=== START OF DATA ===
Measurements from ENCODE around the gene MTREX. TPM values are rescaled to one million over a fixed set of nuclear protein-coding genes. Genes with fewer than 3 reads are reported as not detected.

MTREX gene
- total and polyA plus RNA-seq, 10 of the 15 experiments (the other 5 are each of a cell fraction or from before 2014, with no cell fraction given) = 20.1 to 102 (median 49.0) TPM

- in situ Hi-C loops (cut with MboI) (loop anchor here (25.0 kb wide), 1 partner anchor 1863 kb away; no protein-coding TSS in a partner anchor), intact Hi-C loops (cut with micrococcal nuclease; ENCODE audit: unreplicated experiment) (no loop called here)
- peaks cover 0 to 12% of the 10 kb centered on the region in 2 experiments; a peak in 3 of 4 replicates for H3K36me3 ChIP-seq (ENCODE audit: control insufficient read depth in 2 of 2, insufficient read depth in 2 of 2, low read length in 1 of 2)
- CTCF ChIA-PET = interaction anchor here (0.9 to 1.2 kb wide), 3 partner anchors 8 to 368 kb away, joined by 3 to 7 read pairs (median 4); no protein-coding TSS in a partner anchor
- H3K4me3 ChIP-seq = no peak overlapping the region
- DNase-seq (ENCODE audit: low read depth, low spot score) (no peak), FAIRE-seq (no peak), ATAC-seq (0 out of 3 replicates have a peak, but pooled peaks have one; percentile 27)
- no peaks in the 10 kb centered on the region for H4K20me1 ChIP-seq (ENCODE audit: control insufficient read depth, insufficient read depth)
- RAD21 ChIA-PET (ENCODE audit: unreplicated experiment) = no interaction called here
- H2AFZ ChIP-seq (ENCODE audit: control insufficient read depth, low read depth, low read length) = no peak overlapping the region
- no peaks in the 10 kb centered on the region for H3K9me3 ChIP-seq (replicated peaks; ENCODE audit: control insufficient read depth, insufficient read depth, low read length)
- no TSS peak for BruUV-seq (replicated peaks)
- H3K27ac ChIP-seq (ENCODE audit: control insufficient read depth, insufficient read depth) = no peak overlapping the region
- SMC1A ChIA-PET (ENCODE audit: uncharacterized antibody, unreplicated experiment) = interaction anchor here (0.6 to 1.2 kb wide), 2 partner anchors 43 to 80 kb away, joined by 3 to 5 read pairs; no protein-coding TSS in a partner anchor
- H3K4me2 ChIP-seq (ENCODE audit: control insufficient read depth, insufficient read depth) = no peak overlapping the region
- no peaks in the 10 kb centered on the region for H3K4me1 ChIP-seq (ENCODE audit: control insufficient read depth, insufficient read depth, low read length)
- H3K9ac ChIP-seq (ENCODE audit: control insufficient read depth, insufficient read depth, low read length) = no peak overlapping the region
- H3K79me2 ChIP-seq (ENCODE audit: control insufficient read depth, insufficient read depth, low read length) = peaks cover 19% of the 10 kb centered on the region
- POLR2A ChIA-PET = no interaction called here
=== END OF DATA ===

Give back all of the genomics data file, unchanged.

Measurements from ENCODE around the gene MTREX. TPM values are rescaled to one million over a fixed set of nuclear protein-coding genes. Genes with fewer than 3 reads are reported as not detected.

MTREX gene
- total and polyA plus RNA-seq, 10 of the 15 experiments (the other 5 are each of a cell fraction or from before 2014, with no cell fraction given) = 20.1 to 102 (median 49.0) TPM

- in situ Hi-C loops (cut with MboI) (loop anchor here (25.0 kb wide), 1 partner anchor 1863 kb away; no protein-coding TSS in a partner anchor), intact Hi-C loops (cut with micrococcal nuclease; ENCODE audit: unreplicated experiment) (no loop called here)
- peaks cover 0 to 12% of the 10 kb centered on the region in 2 experiments; a peak in 3 of 4 replicates for H3K36me3 ChIP-seq (ENCODE audit: control insufficient read depth in 2 of 2, insufficient read depth in 2 of 2, low read length in 1 of 2)
- CTCF ChIA-PET = interaction anchor here (0.9 to 1.2 kb wide), 3 partner anchors 8 to 368 kb away, joined by 3 to 7 read pairs (median 4); no protein-coding TSS in a partner anchor
- H3K4me3 ChIP-seq = no peak overlapping the region
- DNase-seq (ENCODE audit: low read depth, low spot score) (no peak), FAIRE-seq (no peak), ATAC-seq (0 out of 3 replicates have a peak, but pooled peaks have one; percentile 27)
- no peaks in the 10 kb centered on the region for H4K20me1 ChIP-seq (ENCODE audit: control insufficient read depth, insufficient read depth)
- RAD21 ChIA-PET (ENCODE audit: unreplicated experiment) = no interaction called here
- H2AFZ ChIP-seq (ENCODE audit: control insufficient read depth, low read depth, low read length) = no peak overlapping the region
- no peaks in the 10 kb centered on the region for H3K9me3 ChIP-seq (replicated peaks; ENCODE audit: control insufficient read depth, insufficient read depth, low read length)
- no TSS peak for BruUV-seq (replicated peaks)
- H3K27ac ChIP-seq (ENCODE audit: control insufficient read depth, insufficient read depth) = no peak overlapping the region
- SMC1A ChIA-PET (ENCODE audit: uncharacterized antibody, unreplicated experiment) = interaction anchor here (0.6 to 1.2 kb wide), 2 partner anchors 43 to 80 kb away, joined by 3 to 5 read pairs; no protein-coding TSS in a partner anchor
- H3K4me2 ChIP-seq (ENCODE audit: control insufficient read depth, insufficient read depth) = no peak overlapping the region
- no peaks in the 10 kb centered on the region for H3K4me1 ChIP-seq (ENCODE audit: control insufficient read depth, insufficient read depth, low read length)
- H3K9ac ChIP-seq (ENCODE audit: control insufficient read depth, insufficient read depth, low read length) = no peak overlapping the region
- H3K79me2 ChIP-seq (ENCODE audit: control insufficient read depth, insufficient read depth, low read length) = peaks cover 19% of the 10 kb centered on the region
- POLR2A ChIA-PET = no interaction called here